Review by Frank Plowright
When the fictional middle-Eastern country of Marinmer is devastated by an earthquake, global aid operations are hindered by political corruption. She-Hulk and her colleagues determine to take a direct stand in ensuring aid reaches the ordinary people, a task that’s complicated by both superheroes supplied by Marinmer’s Russian allies, and the odious machinations of President for Life, Darqon Par. It’s an engaging story with a clever conclusion not unduly harmed by Pasquale Qualano replacing artist Vincenze Cucca after the first chapter.
Invading the sovereign territory of another nation also has consequences and She-Hulk again finds herself in court, a recurring theme during this run. David also provides a clever exit from that, along the way returning the supporting cast from Dan Slott’s run on the character and making a few valid points about media manipulation and public perception. That David also transforms the preposterous Behemoth, the Man-Elephant into a sadistic and viable threat is devotion beyond the call of duty. If the coda is a little twee, David’s earned the lapse. There’s another new artist, Steve Scott, again very capable, and Jazinda’s story is also neatly wrapped-up.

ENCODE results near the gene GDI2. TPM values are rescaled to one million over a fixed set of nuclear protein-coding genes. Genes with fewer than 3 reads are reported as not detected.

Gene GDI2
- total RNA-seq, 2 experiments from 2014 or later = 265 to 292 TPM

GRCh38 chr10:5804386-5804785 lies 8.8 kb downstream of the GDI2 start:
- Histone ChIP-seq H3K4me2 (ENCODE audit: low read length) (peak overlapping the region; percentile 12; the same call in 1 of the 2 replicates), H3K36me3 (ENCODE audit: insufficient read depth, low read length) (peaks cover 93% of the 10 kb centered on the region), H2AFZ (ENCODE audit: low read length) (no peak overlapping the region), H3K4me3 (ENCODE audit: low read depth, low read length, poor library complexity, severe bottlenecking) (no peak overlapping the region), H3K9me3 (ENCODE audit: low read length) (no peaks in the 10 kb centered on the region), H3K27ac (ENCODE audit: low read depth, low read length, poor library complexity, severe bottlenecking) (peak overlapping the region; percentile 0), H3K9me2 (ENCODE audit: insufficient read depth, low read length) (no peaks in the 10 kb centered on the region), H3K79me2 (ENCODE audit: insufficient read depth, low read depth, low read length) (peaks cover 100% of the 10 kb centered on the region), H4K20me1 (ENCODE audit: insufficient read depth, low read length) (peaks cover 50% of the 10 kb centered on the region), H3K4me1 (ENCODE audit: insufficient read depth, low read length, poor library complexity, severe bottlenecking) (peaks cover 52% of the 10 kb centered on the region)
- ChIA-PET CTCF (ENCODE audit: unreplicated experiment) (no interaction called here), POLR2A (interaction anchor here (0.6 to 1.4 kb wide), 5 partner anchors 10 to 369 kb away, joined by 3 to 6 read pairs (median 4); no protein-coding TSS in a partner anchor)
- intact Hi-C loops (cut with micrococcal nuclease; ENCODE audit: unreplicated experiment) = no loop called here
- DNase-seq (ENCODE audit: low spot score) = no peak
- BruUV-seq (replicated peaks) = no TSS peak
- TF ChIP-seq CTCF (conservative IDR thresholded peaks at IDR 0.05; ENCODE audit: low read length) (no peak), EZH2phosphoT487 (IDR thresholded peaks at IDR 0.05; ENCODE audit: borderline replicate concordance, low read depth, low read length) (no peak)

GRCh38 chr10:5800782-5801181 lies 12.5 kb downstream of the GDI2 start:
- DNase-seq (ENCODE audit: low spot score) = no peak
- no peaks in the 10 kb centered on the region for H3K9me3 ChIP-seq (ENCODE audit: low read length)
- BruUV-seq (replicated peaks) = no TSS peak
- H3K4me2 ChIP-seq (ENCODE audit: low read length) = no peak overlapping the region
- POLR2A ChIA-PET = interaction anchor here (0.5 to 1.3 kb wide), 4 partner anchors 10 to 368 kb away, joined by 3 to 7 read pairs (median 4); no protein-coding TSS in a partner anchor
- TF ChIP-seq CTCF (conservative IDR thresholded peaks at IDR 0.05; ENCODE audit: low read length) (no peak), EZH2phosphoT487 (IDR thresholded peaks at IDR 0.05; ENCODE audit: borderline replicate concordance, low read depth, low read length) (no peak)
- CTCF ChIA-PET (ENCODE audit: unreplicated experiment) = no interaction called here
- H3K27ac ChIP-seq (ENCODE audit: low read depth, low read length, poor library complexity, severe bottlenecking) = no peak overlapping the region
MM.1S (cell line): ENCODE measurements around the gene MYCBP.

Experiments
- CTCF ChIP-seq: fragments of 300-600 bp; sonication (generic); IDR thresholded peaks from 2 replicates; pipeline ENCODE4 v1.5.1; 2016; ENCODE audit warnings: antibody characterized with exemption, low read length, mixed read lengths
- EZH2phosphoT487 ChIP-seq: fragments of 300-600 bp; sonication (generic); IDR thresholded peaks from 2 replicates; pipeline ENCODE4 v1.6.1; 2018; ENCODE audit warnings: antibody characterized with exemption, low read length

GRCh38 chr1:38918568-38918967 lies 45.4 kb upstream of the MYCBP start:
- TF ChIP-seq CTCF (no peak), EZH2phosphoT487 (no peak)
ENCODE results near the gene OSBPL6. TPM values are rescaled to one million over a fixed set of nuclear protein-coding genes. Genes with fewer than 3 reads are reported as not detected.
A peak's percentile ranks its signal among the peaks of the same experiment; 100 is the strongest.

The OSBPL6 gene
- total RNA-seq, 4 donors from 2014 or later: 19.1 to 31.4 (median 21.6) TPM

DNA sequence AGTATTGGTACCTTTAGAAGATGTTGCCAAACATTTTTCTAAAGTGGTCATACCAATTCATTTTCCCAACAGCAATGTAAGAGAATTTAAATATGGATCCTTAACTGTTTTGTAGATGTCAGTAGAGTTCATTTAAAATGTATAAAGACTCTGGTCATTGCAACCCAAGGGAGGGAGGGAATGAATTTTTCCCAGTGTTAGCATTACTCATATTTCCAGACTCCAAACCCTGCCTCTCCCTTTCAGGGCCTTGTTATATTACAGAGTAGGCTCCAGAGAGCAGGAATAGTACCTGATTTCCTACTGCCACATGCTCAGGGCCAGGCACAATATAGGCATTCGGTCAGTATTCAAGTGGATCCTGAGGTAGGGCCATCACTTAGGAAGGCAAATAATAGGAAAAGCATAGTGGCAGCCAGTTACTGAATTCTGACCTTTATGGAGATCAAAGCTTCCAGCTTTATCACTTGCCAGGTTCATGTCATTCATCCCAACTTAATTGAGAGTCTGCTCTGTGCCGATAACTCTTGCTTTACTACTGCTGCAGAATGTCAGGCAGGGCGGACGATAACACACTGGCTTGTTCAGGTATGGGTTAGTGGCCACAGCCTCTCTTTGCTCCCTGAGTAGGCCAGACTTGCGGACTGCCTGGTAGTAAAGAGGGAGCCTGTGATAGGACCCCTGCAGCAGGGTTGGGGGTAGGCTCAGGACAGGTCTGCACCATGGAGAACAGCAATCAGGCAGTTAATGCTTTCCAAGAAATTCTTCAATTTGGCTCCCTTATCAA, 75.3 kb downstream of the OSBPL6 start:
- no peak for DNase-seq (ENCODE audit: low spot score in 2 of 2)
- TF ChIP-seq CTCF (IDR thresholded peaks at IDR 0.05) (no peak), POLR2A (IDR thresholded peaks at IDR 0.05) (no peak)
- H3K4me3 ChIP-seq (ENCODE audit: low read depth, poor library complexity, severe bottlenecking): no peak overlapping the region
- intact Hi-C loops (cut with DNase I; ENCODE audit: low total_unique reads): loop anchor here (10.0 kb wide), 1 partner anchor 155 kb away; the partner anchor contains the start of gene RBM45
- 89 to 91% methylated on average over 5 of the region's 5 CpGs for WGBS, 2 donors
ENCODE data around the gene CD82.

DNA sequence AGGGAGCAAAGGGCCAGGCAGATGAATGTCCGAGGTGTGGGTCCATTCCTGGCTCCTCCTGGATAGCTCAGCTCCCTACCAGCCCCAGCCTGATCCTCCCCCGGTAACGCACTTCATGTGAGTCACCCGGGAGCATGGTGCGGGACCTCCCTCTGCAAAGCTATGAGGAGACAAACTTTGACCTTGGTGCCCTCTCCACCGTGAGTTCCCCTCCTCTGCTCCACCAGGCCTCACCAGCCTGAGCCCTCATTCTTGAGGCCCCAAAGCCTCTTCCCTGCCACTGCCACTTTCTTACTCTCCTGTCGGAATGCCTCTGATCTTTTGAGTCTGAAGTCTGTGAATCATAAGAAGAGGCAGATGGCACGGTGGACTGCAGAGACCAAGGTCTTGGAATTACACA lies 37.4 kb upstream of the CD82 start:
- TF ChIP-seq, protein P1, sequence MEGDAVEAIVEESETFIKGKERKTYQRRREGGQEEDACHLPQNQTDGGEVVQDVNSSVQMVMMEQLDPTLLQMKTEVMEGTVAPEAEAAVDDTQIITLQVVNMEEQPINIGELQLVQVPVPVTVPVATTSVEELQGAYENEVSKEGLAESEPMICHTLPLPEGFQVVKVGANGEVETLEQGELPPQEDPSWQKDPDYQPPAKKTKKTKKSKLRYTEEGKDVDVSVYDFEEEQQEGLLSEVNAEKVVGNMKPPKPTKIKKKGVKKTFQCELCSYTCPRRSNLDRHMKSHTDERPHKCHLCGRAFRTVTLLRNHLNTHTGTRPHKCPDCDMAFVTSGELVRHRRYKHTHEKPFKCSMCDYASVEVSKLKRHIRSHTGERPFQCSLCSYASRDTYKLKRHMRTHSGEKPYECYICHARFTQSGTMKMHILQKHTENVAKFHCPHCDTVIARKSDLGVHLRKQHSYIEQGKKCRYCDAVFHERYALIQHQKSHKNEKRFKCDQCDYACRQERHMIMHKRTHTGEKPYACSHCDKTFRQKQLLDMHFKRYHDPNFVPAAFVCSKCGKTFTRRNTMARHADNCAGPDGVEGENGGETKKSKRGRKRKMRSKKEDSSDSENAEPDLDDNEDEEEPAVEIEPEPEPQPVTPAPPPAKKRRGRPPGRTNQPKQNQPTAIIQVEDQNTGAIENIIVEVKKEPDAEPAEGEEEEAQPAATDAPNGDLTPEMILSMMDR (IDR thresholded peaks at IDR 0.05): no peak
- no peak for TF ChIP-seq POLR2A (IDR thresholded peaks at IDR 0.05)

That’s all the good news. The bad is that clever writing wasn’t enough to solidify a viable fan base, and She-Hulk would again be consigned to guest appearances elsewhere, until 2014 when another She-Hulk series began.